Each of the radiating elements 28 a, 28 b, 30 a and 30 b, which is formed to be bent in a certain shape, functions as a monopole antenna, and is a kind of radiator. A bent shape is not limited to an L-shape shown in the drawings, and can be variously modified to, for example, J-shape, F-shape and the like.
The radiating elements 28 a, 28 b, 30 a and 30 b are divided into the radiating elements 28 a and 28 b designed to be able to operate in a high frequency band, in practice, a 4.9 to 5.85 GHz frequency band, and the radiating elements 30 a and 30 b designed to be able to operate in a low frequency band, in practice, a 2.4 to 2.5 GHz frequency band. In this case, the radiating elements 28 a, 28 b, 30 a and 30 b have the same width. The radiating elements 30 a and 30 b operating in the low frequency band are designed to be longer than the radiating elements 28 a and 28 b operating in the high frequency band.
Preferably, the radiating elements operating in the same frequency band, for example, the radiating elements 28 a and 28 b or the radiating elements 30 a and 30 b, are arranged to form left-right symmetrical pairs around the first feeder line 26. Further, the radiating element pairs 28 a and 28 b operating in the high frequency band are arranged in an array structure longitudinally repeated at regular intervals, preferably, a four-array structure. The radiating element pair 30 a and 30 b operating in the low frequency band is arranged outside one of the radiating element pairs 28 a and 28 b arranged in the array structure at the same height. In this case, the position of the radiating element pair 30 a and 30 b operating in the low frequency band can be selected through repeated measurements for an optimal position where mutual interference between the radiating element pair 30 a and 30 b and the radiating element pairs 28 a and 28 b operating in the high frequency band is minimized.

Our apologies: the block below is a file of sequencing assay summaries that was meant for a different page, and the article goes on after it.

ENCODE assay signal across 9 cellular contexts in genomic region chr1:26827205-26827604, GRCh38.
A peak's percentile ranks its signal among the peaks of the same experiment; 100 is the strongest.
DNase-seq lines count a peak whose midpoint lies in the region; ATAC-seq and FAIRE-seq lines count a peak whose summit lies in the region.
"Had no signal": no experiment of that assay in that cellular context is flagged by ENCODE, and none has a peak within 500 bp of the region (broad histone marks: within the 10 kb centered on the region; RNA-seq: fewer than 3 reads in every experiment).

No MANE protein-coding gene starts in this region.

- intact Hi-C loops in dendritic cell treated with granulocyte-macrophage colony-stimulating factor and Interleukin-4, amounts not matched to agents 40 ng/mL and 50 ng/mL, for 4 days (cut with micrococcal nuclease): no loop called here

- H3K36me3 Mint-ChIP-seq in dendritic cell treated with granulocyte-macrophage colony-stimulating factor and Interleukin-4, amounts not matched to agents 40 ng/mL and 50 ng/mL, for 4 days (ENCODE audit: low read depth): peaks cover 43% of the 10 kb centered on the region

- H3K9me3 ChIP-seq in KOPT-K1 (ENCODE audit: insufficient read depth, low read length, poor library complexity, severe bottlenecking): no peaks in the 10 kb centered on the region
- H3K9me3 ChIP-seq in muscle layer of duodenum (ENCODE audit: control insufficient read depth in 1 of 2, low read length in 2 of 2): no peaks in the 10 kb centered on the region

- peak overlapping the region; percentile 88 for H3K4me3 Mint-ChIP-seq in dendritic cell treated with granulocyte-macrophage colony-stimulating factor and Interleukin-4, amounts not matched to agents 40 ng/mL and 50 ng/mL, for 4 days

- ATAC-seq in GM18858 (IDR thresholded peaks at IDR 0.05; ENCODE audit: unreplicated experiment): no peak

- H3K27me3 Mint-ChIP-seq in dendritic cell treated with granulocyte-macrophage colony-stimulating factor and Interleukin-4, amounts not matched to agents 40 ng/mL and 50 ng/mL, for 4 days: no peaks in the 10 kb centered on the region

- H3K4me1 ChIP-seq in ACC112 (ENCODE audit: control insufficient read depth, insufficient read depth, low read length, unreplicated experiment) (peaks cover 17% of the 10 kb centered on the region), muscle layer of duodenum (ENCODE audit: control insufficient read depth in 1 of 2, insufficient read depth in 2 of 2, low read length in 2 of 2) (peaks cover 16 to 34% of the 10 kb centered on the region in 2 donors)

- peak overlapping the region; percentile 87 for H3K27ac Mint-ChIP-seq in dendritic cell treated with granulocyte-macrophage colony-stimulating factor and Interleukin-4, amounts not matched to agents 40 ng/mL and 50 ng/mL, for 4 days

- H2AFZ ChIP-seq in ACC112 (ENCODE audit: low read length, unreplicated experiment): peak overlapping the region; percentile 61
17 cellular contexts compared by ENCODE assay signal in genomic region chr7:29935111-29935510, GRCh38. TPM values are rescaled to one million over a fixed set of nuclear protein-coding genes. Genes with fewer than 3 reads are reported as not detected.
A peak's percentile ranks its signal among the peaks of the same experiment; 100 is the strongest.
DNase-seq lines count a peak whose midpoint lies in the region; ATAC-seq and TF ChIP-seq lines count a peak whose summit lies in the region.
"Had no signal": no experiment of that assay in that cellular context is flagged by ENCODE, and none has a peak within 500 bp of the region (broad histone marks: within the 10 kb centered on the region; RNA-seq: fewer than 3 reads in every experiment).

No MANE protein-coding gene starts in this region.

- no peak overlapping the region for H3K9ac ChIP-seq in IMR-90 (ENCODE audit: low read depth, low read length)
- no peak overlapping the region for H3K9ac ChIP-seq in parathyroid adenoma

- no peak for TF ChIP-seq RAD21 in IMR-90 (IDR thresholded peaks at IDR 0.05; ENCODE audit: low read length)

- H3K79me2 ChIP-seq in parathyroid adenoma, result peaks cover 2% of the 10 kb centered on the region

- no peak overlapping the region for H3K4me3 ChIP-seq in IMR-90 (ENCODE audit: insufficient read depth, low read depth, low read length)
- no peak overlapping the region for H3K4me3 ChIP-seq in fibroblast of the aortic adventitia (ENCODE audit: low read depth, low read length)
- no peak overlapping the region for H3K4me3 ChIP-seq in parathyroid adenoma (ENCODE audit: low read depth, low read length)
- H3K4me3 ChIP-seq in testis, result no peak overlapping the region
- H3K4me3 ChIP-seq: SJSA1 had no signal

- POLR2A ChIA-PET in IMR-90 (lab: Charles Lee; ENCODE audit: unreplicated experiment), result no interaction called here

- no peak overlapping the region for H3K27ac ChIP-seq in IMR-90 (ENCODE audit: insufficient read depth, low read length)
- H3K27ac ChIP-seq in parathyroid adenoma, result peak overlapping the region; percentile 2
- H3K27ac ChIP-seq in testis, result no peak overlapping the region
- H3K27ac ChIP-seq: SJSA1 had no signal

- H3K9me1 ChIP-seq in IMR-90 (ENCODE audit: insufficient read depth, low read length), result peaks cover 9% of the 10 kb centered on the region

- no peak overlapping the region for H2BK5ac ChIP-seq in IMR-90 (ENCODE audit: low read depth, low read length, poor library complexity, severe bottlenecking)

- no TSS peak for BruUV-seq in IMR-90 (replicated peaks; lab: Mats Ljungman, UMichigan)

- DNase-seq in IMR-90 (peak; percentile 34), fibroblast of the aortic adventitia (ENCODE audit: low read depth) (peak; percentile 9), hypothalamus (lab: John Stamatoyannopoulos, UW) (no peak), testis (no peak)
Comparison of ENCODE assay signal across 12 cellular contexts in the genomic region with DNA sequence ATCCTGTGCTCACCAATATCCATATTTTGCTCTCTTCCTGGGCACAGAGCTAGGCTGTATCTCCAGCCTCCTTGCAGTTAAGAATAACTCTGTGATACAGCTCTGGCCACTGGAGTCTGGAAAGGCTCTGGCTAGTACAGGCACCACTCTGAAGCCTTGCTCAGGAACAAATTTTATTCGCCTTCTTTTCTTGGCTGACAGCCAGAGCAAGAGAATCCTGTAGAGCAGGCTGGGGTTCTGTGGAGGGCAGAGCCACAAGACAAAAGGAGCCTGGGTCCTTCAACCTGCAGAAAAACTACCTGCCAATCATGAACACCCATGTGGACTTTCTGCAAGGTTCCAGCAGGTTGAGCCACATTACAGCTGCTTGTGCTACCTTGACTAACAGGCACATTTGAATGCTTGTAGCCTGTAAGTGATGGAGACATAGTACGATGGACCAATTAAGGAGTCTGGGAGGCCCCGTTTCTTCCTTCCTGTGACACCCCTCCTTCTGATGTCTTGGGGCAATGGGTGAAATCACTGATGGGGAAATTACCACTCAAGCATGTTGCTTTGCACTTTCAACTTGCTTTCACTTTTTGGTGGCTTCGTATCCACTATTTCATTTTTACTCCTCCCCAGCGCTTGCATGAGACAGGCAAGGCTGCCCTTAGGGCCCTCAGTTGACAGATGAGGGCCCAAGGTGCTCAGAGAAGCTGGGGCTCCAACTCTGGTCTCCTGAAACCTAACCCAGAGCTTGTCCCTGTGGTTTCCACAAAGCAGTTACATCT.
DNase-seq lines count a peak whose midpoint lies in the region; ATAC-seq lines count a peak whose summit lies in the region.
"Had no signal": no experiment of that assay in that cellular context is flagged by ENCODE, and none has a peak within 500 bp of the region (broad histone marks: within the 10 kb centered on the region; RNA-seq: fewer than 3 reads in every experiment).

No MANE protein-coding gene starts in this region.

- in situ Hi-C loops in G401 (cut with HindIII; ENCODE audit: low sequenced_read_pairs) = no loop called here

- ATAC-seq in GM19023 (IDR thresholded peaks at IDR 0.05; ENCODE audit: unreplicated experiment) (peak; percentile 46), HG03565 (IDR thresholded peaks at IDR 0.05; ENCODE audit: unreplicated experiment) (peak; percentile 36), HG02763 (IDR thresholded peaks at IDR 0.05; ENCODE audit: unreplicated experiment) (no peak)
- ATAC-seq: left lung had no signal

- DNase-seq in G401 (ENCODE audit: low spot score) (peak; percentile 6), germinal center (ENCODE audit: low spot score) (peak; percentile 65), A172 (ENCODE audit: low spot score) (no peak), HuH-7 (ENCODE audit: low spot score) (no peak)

The one or more stubs 34 are arranged at suitable positions on the first feeder line 26 and are designed to have widths greater than that of the first feeder line 26. Each of the stubs 34 performs an impedance matching tap function of matching the impedance of the first feeder line 26 with that of each of the radiating elements 28 a, 28 b, 30 a and 30 b, and performs a function of facilitating beam composition by delaying received signals to uniformly set all phases of the signals.
The radiating elements 40 a, 40 b, 42 a and 42 b each forming a single radiator are up-down symmetrically arranged with respect to the radiating elements 28 a, 28 b, 30 a and 30 b formed on the first conductive pattern 24, respectively (refer to FIG. 4). Properly, the operating frequency ranges of the radiating elements 40 a, 40 b, 42 a and 42 b are the same as those of the radiating elements 28 a, 28 b, 30 a, and 30 b formed on the first conductive pattern 24, which are up-down symmetrically arranged with respect to the radiating elements 40 a, 40 b, 42 a and 42 b.